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I wonder whether there exists any difference between humblebrag and false modesty. E.g., is false modesty more general than humblebrag, or are the two expressions synonymous?

4 Answers 4

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Firstly, false modesty is an uncountable noun, and humblebrag can be either a count noun or a verb.

The two terms are certainly related, but to me, as a native US English speaker, there are some subtle differences. False modesty is, quite simply, being modest or downplaying your accomplishments in a way that is not true modesty, maybe to call attention to them, or to encourage people to keep praising you.

A humblebrag is a more specific kind of behavior about calling attention to yourself by saying something that looks modest or self-deprecating (the "humble" part) but contains a self-praising subtext that is the real message (the "brag" part). For example,

I hate my lambo! Police is ALWAYS pulling me over just cuz its a lambo so they always think I’m speeding but I’m not!! Then they let me go!

The surface message is "I get pulled over for speeding and I hate it", but the real message is "I have a Lamborghini."

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    +1 And to add that a humblebrag may be understood by both people as a veiled brag, whereas false modesty usually means being deceptive about your intent.
    – gotube
    Commented Jun 1, 2022 at 16:06
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    As you say, a key difference is that false modesty doesn't always involve words, while a humblebrag is more specific. False modesty would include things like standing in the shadows knowing you will be called forward to be praised. A humblebrag exists to allow you to show off by subtlely revealing some new information, while false modesty normally exists to attract praise you are already due (as with someone who has done something notable but downplays their talents knowing they will soon be rewarded and praised).
    – Stuart F
    Commented Jun 1, 2022 at 21:33
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    "Police is"? Shouldn't it be "The police are"? Commented Jun 2, 2022 at 2:12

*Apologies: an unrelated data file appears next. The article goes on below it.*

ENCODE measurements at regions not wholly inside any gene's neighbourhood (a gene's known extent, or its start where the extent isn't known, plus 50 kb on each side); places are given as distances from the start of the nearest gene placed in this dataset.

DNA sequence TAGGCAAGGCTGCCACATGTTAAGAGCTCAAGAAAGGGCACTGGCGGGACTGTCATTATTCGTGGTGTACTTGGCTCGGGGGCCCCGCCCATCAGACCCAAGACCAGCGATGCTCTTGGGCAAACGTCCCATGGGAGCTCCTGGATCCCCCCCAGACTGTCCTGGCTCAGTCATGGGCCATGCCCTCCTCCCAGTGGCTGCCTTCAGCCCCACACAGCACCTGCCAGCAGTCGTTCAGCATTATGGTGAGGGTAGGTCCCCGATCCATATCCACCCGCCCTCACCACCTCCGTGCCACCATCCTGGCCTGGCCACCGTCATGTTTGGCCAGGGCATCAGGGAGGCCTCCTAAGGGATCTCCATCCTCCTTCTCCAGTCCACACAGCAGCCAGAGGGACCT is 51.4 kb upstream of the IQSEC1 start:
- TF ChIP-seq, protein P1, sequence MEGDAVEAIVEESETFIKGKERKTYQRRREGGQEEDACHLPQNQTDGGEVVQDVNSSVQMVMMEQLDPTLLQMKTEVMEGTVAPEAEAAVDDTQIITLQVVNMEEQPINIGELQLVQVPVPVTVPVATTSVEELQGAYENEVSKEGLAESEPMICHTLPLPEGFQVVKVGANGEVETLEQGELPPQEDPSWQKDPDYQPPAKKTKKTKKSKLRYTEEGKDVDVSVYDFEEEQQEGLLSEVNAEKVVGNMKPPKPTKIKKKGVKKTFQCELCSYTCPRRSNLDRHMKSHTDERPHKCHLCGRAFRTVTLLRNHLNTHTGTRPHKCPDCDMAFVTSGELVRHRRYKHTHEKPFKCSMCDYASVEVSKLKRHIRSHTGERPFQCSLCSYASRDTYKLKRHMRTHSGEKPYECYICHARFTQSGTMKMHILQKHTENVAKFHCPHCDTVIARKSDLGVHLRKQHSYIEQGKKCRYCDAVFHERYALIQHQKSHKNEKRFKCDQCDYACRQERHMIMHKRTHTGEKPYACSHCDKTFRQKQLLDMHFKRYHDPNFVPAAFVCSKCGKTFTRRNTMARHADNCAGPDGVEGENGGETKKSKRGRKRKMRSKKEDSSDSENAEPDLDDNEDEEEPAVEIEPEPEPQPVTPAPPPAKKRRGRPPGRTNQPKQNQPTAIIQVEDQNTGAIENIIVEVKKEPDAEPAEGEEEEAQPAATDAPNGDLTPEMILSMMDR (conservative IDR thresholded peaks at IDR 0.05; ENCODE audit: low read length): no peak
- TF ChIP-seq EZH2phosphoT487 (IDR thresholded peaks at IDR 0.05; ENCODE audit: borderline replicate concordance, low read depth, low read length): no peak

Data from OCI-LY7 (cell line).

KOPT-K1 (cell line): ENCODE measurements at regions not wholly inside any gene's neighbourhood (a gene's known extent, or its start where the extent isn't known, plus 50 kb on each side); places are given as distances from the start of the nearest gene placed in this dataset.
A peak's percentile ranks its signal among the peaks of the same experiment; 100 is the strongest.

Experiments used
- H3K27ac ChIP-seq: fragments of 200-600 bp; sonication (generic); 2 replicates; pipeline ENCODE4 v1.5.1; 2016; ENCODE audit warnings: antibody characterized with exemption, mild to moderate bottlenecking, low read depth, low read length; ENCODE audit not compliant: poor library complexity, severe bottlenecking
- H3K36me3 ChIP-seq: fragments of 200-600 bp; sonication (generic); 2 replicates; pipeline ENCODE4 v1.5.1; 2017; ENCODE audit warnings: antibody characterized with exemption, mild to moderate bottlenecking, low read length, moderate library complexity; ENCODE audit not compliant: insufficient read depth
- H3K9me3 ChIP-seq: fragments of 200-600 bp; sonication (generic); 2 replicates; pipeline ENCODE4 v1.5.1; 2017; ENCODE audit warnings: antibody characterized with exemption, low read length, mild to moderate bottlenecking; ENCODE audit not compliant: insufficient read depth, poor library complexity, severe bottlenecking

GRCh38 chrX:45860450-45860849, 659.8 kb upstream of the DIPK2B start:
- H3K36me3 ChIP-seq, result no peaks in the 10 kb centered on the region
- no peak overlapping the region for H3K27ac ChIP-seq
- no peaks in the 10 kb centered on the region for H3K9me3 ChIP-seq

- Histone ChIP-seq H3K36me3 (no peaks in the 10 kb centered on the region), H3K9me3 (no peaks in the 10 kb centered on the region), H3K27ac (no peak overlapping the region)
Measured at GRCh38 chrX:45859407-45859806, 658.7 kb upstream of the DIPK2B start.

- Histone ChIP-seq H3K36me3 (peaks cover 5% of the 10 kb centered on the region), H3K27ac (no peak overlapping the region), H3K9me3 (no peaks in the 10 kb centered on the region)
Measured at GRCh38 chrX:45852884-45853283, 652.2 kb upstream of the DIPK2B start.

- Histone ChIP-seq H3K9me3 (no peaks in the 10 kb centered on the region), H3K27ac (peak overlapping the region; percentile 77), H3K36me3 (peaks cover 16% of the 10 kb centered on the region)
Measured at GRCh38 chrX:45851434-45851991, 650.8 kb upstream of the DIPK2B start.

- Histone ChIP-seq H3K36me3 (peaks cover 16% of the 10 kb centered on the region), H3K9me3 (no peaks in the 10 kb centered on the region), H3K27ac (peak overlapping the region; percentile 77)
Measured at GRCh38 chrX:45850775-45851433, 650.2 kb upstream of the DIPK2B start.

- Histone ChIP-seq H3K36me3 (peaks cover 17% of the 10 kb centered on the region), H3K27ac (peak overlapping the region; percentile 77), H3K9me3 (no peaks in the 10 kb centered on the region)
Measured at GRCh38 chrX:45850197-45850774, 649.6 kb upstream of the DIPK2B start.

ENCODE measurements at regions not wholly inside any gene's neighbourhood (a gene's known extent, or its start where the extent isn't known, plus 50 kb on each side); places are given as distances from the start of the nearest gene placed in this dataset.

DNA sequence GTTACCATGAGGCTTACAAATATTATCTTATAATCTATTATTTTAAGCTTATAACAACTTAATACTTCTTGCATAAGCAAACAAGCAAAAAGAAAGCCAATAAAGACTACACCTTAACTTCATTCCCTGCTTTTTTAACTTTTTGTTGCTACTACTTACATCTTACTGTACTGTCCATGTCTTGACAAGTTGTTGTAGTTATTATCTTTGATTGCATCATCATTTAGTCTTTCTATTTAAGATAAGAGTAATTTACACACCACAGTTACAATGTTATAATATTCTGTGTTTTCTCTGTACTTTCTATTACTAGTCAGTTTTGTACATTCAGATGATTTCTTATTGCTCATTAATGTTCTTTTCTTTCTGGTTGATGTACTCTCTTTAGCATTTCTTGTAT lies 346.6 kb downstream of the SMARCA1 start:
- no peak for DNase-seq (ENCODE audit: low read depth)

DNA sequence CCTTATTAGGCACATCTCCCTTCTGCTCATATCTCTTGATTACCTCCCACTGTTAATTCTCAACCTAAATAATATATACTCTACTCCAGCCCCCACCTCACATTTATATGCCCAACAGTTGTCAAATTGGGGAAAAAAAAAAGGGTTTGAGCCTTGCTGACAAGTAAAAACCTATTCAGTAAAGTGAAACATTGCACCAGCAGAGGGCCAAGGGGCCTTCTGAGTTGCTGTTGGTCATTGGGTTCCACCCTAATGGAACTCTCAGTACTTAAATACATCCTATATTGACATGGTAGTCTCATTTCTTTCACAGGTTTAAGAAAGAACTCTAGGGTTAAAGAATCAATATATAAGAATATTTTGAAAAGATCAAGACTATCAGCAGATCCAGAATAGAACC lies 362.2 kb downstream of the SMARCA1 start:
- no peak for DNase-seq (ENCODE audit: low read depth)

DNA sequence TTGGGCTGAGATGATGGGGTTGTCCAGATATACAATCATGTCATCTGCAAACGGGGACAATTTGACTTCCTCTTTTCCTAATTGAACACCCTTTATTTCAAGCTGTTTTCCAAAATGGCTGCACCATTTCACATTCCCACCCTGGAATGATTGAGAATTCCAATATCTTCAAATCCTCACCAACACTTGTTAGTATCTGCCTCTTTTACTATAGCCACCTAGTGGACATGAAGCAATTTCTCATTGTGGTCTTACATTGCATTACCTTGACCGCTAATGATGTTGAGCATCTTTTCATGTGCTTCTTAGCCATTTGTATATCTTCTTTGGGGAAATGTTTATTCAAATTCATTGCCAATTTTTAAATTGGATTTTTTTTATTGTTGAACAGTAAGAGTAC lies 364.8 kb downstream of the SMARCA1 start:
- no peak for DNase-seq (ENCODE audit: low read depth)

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    @MaxD I think it isn't possible. Humblebrag and false modesty are similar in that the speaker wants the listener to learn about something, but also pretends not to do that. In both cases they are deceptive about their intent. The difference is in the nature of the thing. If it's really praiseworthy, it's false modesty. If not, it might be humblebrag.
    – Rosie F
    Commented Jun 2, 2022 at 5:29
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    @MaxD Not a direct comparison, but someone wanting to display false modesty about their new Lambo might drive it to work and leave it in a visible place, and leave the keys out on display on their desk, but when people bring up their car they'd be playing it down while secretly enjoying the attention. They wouldn't bring up the subject of the car like the humblebragger would.
    – user81621
    Commented Jun 2, 2022 at 10:20
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A humble brag is when you say something that sounds like it is a bad thing but is in fact a good thing for example

Oh my dress, it is quite an old <really expensive designer brand) dress

so they start off saying they are wearing an old dress but end up actually pointing out they are wearing a really expensive designer brand dress.

random blog about humblebragging

false modesty is much wider and can refer to anything, like deprecating your own achievements, or saying you couldn't do something. It isn't you pointing out something good, which is why it isn't the same as a humblebrag.